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Bosses for Buses

May 29, 2013

For Release Wednesday, May 29, 2013
Contact: Greg LeRoy 202-232-1616 x 211

“Bosses for Buses”
Study: Employer Support for Transit is Surging Locally but Fractured Nationally

Washington, DC—American employers are organizing and winning better public transportation in many metro areas. Major employers such as universities and hospitals and coalitions of businesses help explain why state and local ballot initiatives for transit consistently win more than 70 percent of the time.

Yet at the national level, there is not a unified corporate voice for transit; this has been especially evident during three recent federal debates that affected this vital public service. Instead, there are disparate voices speaking only to selected aspects of transit.

Local business coalitions—united by geography—are mostly powered by companies that depend on transit, whereas national advocacy is dominated by companies that make a business selling to transit agencies. As well, there are competing priorities within public transportation circles, such capital budgets versus operating funds.

Those are the key conclusions in a major study released today by Good Jobs First cataloging the many kinds of businesses that support public transit and the diverse ways they express that support. “Bosses for Buses” is believed to be the most wide-ranging study ever published on the subject; it was released at a national tele-press conference and is available at http://www.goodjobsfirst.org/bossesforbuses.

“The remarkable local support for transit demonstrated by so many employers is truly heartening,” said Greg LeRoy, executive director of Good Jobs First and lead author of the study. “But the lack of a unified corporate voice on federal transit issues is equally disheartening. It begs the big-picture question: when will the growing corporate consensus for transit outside the Beltway translate into stronger action inside the Beltway?”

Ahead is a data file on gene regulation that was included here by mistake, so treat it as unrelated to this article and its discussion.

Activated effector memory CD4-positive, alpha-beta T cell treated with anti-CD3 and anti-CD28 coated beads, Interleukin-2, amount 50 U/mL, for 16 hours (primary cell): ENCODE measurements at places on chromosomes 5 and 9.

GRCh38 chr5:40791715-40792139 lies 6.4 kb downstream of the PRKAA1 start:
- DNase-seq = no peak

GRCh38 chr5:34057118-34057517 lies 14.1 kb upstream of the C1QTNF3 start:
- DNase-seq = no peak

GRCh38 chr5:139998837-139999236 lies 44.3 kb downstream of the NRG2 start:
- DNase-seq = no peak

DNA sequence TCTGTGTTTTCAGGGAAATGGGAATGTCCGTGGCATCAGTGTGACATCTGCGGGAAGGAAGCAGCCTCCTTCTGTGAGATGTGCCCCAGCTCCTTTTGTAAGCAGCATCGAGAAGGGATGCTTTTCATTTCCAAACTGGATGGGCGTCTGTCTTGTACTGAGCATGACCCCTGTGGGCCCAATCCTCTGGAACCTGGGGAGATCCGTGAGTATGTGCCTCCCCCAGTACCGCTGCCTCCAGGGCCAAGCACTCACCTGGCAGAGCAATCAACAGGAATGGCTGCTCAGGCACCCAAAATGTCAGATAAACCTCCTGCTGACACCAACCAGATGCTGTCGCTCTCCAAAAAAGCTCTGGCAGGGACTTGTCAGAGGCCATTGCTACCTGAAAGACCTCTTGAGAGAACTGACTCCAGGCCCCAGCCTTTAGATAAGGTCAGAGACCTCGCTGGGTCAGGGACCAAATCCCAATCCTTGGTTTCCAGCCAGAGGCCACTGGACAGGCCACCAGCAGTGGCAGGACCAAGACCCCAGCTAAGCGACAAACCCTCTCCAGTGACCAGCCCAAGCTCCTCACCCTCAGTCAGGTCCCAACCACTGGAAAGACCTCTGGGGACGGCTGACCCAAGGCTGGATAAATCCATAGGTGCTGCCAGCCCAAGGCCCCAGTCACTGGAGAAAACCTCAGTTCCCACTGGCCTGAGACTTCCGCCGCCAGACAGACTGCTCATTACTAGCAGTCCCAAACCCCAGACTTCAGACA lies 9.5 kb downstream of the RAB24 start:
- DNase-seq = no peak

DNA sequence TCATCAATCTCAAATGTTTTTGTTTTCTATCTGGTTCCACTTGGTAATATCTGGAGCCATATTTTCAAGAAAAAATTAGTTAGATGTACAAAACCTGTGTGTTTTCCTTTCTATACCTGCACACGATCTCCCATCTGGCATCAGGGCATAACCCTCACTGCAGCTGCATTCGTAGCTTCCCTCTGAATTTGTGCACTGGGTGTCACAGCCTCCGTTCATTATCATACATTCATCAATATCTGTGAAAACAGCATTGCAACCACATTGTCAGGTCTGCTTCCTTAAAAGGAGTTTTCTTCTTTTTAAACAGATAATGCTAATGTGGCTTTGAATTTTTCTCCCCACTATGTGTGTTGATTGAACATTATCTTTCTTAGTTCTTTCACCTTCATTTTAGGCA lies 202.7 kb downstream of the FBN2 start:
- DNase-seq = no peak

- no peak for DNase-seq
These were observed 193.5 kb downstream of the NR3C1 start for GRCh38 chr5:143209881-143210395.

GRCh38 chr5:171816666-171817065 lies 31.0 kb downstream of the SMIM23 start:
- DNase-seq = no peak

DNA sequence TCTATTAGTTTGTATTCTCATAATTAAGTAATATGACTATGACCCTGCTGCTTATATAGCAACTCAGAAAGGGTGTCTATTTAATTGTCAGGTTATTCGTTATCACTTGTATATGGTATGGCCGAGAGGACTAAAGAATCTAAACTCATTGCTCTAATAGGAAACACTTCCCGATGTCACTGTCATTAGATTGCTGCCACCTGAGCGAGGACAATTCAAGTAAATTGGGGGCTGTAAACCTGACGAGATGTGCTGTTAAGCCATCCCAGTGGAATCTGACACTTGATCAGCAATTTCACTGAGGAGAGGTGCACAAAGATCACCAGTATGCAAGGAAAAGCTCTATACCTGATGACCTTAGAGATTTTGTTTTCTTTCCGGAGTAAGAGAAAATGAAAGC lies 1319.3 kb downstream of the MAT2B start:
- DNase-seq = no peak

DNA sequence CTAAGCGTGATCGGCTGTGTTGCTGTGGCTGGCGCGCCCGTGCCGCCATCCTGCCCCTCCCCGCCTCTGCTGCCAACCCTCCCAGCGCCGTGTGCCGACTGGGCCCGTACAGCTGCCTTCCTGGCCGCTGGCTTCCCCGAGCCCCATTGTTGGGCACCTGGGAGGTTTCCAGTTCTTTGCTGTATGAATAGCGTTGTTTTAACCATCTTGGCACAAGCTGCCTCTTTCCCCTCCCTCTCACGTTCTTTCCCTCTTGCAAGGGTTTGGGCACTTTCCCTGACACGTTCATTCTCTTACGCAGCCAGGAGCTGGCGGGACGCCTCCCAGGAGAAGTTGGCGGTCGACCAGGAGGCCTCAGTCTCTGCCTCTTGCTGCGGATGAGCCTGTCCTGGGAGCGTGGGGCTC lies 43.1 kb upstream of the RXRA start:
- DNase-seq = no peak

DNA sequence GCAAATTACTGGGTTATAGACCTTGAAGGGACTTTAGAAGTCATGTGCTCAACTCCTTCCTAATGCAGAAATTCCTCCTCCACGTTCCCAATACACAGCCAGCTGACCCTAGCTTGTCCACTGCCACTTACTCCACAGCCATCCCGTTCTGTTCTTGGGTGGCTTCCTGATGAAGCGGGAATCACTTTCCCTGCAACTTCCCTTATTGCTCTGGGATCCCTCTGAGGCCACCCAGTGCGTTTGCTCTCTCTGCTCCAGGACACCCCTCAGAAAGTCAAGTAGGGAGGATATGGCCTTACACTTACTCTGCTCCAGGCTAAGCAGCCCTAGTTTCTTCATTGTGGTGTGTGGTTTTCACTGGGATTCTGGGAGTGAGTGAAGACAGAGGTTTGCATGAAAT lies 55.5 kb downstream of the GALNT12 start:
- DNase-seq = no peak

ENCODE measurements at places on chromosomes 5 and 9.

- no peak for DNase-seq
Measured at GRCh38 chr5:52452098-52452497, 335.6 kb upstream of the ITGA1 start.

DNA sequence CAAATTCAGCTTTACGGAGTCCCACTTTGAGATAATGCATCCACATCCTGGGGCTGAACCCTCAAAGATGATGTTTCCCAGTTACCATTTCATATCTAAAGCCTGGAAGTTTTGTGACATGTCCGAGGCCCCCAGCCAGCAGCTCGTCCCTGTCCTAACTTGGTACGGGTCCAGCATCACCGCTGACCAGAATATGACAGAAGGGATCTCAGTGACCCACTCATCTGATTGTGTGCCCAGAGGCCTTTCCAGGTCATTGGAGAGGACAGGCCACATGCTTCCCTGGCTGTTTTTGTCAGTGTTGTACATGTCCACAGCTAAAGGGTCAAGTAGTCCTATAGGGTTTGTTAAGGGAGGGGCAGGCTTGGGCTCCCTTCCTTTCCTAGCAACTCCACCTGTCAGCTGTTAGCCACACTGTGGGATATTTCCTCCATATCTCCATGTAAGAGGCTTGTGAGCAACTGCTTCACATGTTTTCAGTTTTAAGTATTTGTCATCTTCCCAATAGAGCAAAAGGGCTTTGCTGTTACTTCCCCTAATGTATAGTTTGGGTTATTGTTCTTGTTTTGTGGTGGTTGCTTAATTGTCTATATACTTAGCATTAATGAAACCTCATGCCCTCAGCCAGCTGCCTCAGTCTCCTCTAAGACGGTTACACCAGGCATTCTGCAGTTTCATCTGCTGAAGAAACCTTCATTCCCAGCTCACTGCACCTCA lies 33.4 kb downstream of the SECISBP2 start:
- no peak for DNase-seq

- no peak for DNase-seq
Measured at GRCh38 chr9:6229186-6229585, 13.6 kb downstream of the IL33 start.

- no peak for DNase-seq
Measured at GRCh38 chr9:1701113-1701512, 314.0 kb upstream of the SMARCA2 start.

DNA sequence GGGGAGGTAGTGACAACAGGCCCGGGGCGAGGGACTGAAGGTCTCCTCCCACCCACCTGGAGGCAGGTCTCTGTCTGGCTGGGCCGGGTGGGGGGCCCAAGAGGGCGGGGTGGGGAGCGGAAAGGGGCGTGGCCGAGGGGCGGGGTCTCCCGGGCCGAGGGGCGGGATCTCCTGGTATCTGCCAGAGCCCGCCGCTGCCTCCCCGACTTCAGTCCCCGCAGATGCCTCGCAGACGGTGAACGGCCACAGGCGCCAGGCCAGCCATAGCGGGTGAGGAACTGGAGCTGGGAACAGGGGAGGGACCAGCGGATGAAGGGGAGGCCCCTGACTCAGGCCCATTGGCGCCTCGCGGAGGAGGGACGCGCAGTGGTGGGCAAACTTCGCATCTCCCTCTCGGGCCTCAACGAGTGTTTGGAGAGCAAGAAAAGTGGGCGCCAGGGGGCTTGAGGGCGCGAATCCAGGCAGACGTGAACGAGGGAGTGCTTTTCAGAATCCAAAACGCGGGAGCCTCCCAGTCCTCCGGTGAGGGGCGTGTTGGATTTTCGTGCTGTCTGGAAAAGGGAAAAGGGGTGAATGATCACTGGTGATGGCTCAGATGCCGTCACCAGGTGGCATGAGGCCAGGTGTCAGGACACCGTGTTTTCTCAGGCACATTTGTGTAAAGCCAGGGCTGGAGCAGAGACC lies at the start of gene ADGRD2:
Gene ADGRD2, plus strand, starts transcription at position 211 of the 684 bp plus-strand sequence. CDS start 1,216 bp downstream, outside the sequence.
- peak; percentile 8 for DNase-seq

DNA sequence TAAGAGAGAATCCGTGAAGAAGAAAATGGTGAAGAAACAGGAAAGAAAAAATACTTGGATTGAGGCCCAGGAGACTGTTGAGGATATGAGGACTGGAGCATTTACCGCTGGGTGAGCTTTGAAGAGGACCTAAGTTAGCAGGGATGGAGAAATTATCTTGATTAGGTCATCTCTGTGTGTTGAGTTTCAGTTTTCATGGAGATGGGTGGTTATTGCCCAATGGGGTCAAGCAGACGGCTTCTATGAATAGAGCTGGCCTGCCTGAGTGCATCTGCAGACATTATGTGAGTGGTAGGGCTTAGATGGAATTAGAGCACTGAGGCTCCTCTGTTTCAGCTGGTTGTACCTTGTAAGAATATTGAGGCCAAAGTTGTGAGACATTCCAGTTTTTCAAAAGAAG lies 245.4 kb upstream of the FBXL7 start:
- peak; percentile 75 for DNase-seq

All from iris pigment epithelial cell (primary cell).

The study finds most promising the formation and growth of business-led groups in specific metropolitan areas,  as well as some outstanding individual large employers—often “eds and meds,” or universities and hospitals. And every day, tens of thousands of employers subsidize transit use—or facilitate the use of pre-tax income for monthly transit fare cards or commuter van pools.

At the national level, many businesses that sell goods and services to transit agencies belong to the American Public Transportation Association (APTA), the voice of big-city transit agencies. The study also describes how employers participate within the Community Transportation Association of America, the Association for Commuter Transportation, and Best Workplaces for Commuters.

Aspects of the 2009 federal stimulus, the belated 2012 reauthorization of the surface transportation act, and the big January 2013 federal income tax compromise all bore upon transit, yet none drew a unified corporate voice for transit service. Nor has there been corporate support for federal aid to shield transit operations from the catastrophic national wave of service cuts, fare hikes and route abandonments seen since 2008.

The study profiles outstanding networks and companies:

  • Washington University in St. Louis, which has anchored Citizens for Modern Transportation, a winning coalition, and has long promoted and subsidized transit use by its workforce and student body;
  • Cleveland Clinic and University Hospitals of Cleveland, the city’s two largest employers, which led the successful campaign for the HealthLine, one of the nation’s most successful Bus Rapid Transit (BRT) lines;
  • Friends of Transit in the Phoenix metropolitan area, a winning spinoff of the Greater Phoenix Chamber of Commerce, with its “Transit Means Business” campaign grooming the next generation of business leaders for transit;
  • The Baton Rouge General Medical Center, which joined with other employers and a faith-based community group to win a 2012 ballot initiative that will over time double the amount of bus service there;
  • Amalgamated Transit Union Local 726 on Staten Island, New York City, which organized riders and businesses to win dedicated bridge bus lanes, larger buses, and a fare cut that more than doubled ridership;
  • Move LA, a large business, labor and environmental coalition that has won legislation that will nearly double the size of Los Angeles County’s fixed-guideway transit system;